Suppose I have some constexpr function f:

```
constexpr int f(int x) { ... }
```

And I have some const int N known at compile time:

Either

```
#define N ...;
```

or

```
const int N = ...;
```

as needed by your answer.

I want to have an int array X:

```
int X[N] = { f(0), f(1), f(2), ..., f(N-1) }
```

such that the function is evaluated at compile time, and the entries in X are calculated by the compiler and the results are placed in the static area of my application image exactly as if I had used integer literals in my X initializer list.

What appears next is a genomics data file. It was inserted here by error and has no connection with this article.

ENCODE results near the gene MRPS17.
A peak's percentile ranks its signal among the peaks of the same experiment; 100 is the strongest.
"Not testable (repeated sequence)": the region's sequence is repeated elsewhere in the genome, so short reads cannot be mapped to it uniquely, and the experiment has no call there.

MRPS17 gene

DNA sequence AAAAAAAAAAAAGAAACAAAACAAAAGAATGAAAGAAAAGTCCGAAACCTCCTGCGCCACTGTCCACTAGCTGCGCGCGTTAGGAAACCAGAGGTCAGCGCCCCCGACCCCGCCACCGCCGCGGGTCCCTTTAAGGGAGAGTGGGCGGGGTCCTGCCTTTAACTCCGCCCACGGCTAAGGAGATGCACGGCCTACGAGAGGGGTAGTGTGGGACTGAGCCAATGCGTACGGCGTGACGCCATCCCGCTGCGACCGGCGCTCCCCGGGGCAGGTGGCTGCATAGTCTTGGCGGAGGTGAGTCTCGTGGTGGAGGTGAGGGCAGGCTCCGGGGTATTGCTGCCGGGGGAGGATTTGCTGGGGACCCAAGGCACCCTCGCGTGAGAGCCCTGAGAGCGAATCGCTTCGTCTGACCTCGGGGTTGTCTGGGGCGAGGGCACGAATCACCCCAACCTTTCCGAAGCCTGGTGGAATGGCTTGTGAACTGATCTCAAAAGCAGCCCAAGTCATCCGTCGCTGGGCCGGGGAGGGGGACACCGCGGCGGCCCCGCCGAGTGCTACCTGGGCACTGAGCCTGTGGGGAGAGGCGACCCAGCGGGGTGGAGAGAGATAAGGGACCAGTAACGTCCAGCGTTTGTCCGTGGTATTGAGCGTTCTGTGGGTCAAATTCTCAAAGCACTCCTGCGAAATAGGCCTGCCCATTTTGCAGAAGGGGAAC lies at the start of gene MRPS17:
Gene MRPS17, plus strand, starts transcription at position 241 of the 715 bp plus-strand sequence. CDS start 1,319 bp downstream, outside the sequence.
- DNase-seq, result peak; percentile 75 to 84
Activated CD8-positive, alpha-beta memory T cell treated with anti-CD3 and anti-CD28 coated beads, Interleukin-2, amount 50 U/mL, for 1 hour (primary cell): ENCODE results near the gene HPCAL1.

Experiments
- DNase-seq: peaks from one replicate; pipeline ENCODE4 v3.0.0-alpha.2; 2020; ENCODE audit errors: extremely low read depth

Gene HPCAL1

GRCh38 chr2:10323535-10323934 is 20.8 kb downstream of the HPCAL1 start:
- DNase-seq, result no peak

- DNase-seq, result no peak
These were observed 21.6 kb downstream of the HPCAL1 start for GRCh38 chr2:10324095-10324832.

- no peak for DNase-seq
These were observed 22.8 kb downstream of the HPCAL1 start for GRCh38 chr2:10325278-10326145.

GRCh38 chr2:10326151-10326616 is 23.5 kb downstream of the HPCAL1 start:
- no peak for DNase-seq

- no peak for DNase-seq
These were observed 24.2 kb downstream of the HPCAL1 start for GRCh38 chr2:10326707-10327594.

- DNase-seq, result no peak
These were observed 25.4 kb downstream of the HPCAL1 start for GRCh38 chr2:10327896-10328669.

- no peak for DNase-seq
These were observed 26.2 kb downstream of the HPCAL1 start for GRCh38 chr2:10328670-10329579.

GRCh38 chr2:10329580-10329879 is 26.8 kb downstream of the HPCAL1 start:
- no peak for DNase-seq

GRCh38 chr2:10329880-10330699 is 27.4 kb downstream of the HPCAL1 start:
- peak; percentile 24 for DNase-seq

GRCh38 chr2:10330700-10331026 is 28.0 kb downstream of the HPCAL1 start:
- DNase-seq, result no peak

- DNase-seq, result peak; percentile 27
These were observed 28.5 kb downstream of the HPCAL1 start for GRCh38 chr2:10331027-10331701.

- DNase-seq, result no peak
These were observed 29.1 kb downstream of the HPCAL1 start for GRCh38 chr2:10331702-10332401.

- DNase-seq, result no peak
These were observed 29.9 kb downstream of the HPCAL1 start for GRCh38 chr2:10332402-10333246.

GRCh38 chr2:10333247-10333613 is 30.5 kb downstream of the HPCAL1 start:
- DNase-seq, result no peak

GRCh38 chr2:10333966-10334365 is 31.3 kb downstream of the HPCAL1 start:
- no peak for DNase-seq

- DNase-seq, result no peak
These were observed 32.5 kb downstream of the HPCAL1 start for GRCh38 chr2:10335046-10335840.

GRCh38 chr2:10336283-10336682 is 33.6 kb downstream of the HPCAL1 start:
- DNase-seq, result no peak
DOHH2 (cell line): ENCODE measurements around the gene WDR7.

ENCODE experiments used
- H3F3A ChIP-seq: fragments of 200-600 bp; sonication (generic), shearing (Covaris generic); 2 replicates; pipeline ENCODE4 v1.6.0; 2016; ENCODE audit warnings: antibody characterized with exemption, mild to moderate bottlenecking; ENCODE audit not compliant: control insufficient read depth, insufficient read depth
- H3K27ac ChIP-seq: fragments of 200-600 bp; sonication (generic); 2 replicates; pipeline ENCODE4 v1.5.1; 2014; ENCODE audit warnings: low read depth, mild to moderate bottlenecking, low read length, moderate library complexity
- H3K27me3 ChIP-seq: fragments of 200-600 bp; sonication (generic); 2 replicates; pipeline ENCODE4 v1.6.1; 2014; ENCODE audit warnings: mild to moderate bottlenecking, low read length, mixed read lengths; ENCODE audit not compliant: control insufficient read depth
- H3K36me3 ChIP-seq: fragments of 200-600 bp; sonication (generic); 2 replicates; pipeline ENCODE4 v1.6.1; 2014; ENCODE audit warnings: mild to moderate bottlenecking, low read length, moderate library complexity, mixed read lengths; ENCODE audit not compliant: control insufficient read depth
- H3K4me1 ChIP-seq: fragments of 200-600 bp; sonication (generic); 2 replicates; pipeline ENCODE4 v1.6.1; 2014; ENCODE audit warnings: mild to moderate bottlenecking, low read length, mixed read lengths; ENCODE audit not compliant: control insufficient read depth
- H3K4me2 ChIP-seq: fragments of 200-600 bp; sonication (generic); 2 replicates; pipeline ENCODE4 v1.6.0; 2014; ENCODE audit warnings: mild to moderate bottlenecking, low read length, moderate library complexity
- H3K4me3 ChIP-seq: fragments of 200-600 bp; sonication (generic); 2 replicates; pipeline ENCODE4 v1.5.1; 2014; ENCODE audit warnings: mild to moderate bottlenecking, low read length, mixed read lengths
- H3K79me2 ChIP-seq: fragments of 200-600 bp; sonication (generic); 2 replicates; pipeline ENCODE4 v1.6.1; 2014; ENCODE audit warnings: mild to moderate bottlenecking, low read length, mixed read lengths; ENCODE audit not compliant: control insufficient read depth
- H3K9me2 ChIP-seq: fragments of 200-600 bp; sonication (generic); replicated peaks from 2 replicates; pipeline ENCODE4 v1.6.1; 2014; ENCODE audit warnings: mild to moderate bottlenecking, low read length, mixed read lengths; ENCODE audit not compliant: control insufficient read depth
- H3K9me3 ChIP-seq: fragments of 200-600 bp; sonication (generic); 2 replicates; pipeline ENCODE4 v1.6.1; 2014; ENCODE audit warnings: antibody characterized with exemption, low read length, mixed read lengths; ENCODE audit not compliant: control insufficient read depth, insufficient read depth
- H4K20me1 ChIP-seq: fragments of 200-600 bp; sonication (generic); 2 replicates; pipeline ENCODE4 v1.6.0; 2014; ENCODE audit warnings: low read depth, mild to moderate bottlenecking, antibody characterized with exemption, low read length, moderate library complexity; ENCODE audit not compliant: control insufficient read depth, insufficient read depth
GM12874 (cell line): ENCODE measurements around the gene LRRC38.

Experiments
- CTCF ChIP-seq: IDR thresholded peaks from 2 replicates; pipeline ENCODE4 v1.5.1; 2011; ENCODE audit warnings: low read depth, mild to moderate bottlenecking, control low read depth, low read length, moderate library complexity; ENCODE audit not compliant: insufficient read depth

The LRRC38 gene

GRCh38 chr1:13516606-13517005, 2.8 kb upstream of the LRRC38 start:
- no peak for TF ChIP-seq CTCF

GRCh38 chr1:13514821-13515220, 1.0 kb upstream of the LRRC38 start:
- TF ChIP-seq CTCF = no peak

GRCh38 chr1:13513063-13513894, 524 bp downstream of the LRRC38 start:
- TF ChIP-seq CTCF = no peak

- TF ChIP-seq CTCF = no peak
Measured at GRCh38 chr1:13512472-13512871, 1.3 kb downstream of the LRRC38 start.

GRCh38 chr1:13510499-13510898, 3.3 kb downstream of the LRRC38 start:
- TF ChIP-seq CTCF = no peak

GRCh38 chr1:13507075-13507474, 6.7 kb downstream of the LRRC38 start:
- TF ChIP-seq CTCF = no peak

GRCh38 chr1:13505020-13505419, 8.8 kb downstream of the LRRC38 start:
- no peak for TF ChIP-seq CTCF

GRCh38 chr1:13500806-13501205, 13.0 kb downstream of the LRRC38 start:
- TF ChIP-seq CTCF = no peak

Is there some way I can write this? (For example with templates or macros and so on)

**Best I have: (Thanks to Flexo)**

```
#include <iostream>
#include <array>
using namespace std;
constexpr int N = 10;
constexpr int f(int x) { return x*2; }
typedef array<int, N> A;
template<int... i> constexpr A fs() { return A{{ f(i)... }}; }
template<int...> struct S;
template<int... i> struct S<0,i...>
{ static constexpr A gs() { return fs<0,i...>(); } };
template<int i, int... j> struct S<i,j...>
{ static constexpr A gs() { return S<i-1,i,j...>::gs(); } };
constexpr auto X = S<N-1>::gs();
int main()
{
cout << X[3] << endl;
}
```

if this never changes. Who maintains a list of Fibonacci numbers? – R. Martinho Fernandes Aug 24 '12 at 11:25`constexpr`

was far less widely available back then than it is now. This could produce answers very different from the old one. – sbi Aug 24 '12 at 11:31